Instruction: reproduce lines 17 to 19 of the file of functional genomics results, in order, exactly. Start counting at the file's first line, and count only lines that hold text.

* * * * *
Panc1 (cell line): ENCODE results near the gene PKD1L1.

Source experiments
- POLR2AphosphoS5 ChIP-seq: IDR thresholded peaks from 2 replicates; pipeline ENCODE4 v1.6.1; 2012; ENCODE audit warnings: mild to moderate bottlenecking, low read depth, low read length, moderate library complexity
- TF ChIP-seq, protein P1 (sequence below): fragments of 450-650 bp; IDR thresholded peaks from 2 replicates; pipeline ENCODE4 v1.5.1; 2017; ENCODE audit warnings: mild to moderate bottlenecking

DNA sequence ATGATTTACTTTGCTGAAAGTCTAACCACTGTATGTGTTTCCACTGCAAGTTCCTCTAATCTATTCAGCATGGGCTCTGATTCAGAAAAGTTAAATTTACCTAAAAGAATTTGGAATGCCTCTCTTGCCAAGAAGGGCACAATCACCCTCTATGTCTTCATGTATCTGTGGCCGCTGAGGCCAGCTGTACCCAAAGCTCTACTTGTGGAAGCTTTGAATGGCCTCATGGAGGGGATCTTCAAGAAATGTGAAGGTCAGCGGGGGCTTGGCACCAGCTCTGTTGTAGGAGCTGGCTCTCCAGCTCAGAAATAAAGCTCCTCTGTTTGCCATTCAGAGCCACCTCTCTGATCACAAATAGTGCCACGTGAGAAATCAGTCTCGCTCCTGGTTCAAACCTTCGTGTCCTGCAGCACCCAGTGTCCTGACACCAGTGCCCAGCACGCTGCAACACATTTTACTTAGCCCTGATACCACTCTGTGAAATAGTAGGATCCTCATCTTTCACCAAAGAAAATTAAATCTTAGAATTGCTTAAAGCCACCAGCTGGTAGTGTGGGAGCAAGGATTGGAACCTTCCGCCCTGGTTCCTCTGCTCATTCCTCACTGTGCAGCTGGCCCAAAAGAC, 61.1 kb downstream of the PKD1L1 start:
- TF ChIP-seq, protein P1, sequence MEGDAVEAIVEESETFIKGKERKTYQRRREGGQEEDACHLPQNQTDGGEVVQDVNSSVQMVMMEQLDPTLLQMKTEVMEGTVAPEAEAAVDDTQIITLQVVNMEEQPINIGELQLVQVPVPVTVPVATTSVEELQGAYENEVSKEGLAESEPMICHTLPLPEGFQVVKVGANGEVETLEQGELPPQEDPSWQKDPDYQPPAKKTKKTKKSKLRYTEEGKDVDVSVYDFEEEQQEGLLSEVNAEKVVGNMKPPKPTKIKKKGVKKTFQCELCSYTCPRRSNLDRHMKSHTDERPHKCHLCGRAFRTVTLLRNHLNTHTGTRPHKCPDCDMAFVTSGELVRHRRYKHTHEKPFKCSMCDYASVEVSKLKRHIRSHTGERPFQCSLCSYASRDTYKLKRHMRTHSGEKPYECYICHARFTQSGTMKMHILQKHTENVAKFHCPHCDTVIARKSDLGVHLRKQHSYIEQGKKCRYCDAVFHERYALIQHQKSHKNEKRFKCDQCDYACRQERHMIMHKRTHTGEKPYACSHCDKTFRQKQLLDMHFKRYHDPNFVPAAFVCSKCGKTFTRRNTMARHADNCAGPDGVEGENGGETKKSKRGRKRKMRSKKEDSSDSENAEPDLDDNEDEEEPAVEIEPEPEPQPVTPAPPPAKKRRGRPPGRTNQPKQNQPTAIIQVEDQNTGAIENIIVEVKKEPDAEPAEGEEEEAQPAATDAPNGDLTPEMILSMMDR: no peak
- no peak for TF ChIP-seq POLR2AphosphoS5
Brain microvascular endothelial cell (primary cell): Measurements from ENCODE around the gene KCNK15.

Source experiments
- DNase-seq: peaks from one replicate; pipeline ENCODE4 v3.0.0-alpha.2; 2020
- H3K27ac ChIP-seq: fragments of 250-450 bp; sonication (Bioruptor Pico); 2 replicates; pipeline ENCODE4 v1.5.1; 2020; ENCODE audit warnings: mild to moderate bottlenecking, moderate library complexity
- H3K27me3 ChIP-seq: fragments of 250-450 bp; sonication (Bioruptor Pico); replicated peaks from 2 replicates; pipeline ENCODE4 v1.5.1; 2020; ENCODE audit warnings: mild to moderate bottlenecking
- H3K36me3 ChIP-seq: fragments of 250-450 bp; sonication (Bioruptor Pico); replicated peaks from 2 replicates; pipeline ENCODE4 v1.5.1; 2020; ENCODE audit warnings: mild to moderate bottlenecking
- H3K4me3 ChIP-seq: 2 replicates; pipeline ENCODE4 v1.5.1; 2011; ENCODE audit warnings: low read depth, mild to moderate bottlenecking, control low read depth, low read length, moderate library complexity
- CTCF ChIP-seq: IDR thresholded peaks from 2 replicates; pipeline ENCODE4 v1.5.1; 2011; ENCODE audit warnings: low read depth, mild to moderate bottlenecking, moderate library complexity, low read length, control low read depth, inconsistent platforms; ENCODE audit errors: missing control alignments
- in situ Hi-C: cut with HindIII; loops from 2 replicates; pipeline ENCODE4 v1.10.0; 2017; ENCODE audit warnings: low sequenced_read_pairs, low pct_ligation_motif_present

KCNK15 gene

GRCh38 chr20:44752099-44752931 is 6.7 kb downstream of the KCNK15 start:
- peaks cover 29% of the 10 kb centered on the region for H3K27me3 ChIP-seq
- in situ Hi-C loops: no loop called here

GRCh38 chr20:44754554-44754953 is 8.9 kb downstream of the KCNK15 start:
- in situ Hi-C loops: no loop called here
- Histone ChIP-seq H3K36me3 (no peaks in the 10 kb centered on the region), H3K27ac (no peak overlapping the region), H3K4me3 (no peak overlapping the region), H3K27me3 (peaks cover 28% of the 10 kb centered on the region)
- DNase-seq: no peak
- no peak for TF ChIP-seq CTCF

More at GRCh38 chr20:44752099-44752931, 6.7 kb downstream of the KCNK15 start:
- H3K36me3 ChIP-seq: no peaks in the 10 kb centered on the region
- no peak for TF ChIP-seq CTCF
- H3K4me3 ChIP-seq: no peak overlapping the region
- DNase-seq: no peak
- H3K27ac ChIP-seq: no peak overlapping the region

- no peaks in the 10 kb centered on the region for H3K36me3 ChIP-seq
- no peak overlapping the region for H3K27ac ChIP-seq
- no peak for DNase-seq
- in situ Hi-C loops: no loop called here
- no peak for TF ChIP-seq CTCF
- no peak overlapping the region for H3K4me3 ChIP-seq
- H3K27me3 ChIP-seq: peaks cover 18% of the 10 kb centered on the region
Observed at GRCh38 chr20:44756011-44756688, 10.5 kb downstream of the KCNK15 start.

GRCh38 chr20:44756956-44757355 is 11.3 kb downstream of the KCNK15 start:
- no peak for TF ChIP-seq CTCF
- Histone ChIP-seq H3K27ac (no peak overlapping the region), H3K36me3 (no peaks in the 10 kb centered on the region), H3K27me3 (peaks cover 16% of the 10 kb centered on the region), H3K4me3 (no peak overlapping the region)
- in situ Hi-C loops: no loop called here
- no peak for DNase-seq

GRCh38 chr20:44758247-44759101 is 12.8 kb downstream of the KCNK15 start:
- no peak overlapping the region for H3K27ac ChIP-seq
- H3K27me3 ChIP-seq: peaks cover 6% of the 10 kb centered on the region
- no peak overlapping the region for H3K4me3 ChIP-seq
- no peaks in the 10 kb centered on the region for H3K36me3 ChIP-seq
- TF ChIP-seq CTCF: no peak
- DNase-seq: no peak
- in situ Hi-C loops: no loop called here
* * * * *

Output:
KCNK15 gene

GRCh38 chr20:44752099-44752931 is 6.7 kb downstream of the KCNK15 start:
- peaks cover 29% of the 10 kb centered on the region for H3K27me3 ChIP-seq